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Thread: The Resurrection of a Broken 5175

  1. #1

    Default The Resurrection of a Broken 5175

    I recently picked up this IBM 5175 monitor from Computer Reset for a mere $10. I couldn't believe my luck, but unfourtunately when I got home and plugged it in, I was greeted with the telltale sound of vented CRT arcing.




    After some research and some careful consideration, I noticed that the tube in one of my 5154s looked pretty much identical, with a very similar part number. So, another trip to Computer Reset brought back a 5154 that had a smashed outer case, but a good tube.


    After removing both tubes, I compared the differences. The tube out of the 5175 was a glossy tube, and was pretty similar in appearance to the tube from a 5153. It was also heavier, as it had a much thicker safety glass on the face of the tube than the tube from the 5154.
    Here's a picture of what a normal 5175 looks like:


    The 5154 tube is matte, and is quite a bit lighter. However, the shadowmasks appear identical, and so do the neck connectors and the electron guns.
    After reassembling the 5175 with the 5154 tube, I noticed something: due to the face of the 5175 tube being a thicker glass than the 5154 tube, it left a large gap between the tube and the screen bezel. After further examination of my other 5154, I noticed that the 5175 has two sets of rubber isolators: one on each side of the mounting ears on the CRT. However, due to the thinner front, the 5154 tube removes the front set of rubber isolators to move the face of the CRT closer to the bezel. I then removed the front set of rubber washers, and the tube now sits flat in the bezel!


    When I powered the monitor up to test the new tube, I was granted with an image! The color balance was quite off towards the red side, but I was mainly excited to see it display an image at all!


    I then tried it in graphics mode with the windows logo:


    Unfortunately, shortly after plugging the thing in, the line filter caps smoked, as all of them always do.

    Being the idiot that I am, though, I thought it would be fine to plug in the PSU from one of my 5154s to test it some more. The PSUs look identical from the outside, and even have all the plugs in the same places! Unfortunately, the pinout is completely different, so it ended up smoking a trace on the board.


    However, a little time at the rework station yielded what I would like to think of as a passable repair:


    The special thing about the 5175 is that it is an analog monitor. It is identical in almost every way phisically to a 5154, but it is completely electrically different. The original interface used seperate analog RGB channels, and combined the H and V sync on one composite sync pin. This is normally a bummer, because it means you can't just feed VGA into it. However, in the late 80's, when the PGC was long obsolete, computer retailers started slightly modifying the video circuitry to accept seperate H and V sync, and installed a VGA cable on them. My 5175 just happens to be one of those modified versions, so it runs great in 640x480 VGA!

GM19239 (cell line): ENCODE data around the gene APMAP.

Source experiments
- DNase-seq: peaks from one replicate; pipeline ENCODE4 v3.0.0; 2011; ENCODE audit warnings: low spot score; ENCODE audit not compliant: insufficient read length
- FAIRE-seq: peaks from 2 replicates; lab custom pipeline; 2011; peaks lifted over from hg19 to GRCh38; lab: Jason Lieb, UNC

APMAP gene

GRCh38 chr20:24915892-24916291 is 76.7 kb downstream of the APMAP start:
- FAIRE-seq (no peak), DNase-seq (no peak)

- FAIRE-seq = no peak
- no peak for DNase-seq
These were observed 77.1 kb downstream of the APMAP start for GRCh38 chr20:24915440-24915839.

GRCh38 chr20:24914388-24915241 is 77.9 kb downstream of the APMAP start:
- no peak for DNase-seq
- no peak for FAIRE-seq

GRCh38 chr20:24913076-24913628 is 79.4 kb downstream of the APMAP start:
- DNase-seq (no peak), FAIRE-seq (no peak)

By some miracle, this did not damage anything other than the trace, and the monitor was not permanently harmed.
    I took this opportunity to replace every single cap in the monitor, and now it functions wonderfully! After some slight adjustments to the HV, sync, and color balance sections, it displays good as new!


    And that pretty much sums up my 5175 adventure! I thought I'd share it with you guys since it's a very dramatic tale of failures and success... no, I really just wanted to show off my 5175 monitor.

    Key points to take in from this story:
    1. 5175 and 5154 tubes are functionally interchangeable
    2. 5175 and 5154 PSUs are NOT interchangeable
    3. Don't plug in your 5175 or 5154 without changing the power line filter caps first, unless you fancy your monitor doing its best impression of a jumbo smoke bomb.

    Thanks for reading, and I hope this post comes in handy to someone else with a 5175!

  2. #2

    Default

    Congratulation and good work. This monitor worth of $500-$1000+
    IBM PC 5150(A): IBM PC 5150(B): IBM PC 5160 (64-256k): IBM PC 5160 (256-640k): IBM PC 5170 (099): IBM PC 5170 (319/339): IBM PC 5140: IBM PC 5162: IBM PC 5155: IBM PC Expansion Unit 5161:
    WANTED! : IBM 5175 monitor, IBM 5145 monitor, IBM PC screws,
    My IBM PC hardware collection

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